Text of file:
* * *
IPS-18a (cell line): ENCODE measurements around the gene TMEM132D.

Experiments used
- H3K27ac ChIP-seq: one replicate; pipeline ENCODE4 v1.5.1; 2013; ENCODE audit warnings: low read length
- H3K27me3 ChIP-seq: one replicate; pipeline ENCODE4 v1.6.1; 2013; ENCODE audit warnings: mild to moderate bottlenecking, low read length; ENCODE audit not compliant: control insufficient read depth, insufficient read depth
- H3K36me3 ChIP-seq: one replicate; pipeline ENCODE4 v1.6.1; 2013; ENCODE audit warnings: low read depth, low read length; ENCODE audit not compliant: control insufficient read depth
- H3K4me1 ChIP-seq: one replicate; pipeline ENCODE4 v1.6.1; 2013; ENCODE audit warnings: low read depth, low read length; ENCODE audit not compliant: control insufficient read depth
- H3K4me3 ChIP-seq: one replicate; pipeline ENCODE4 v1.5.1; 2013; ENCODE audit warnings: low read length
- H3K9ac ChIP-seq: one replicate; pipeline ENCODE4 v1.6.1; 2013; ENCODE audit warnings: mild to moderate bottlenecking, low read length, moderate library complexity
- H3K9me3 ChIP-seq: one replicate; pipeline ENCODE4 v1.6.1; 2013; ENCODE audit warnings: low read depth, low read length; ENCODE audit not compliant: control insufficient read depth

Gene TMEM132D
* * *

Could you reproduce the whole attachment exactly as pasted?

IPS-18a (cell line): ENCODE measurements around the gene TMEM132D.

Experiments used
- H3K27ac ChIP-seq: one replicate; pipeline ENCODE4 v1.5.1; 2013; ENCODE audit warnings: low read length
- H3K27me3 ChIP-seq: one replicate; pipeline ENCODE4 v1.6.1; 2013; ENCODE audit warnings: mild to moderate bottlenecking, low read length; ENCODE audit not compliant: control insufficient read depth, insufficient read depth
- H3K36me3 ChIP-seq: one replicate; pipeline ENCODE4 v1.6.1; 2013; ENCODE audit warnings: low read depth, low read length; ENCODE audit not compliant: control insufficient read depth
- H3K4me1 ChIP-seq: one replicate; pipeline ENCODE4 v1.6.1; 2013; ENCODE audit warnings: low read depth, low read length; ENCODE audit not compliant: control insufficient read depth
- H3K4me3 ChIP-seq: one replicate; pipeline ENCODE4 v1.5.1; 2013; ENCODE audit warnings: low read length
- H3K9ac ChIP-seq: one replicate; pipeline ENCODE4 v1.6.1; 2013; ENCODE audit warnings: mild to moderate bottlenecking, low read length, moderate library complexity
- H3K9me3 ChIP-seq: one replicate; pipeline ENCODE4 v1.6.1; 2013; ENCODE audit warnings: low read depth, low read length; ENCODE audit not compliant: control insufficient read depth

Gene TMEM132D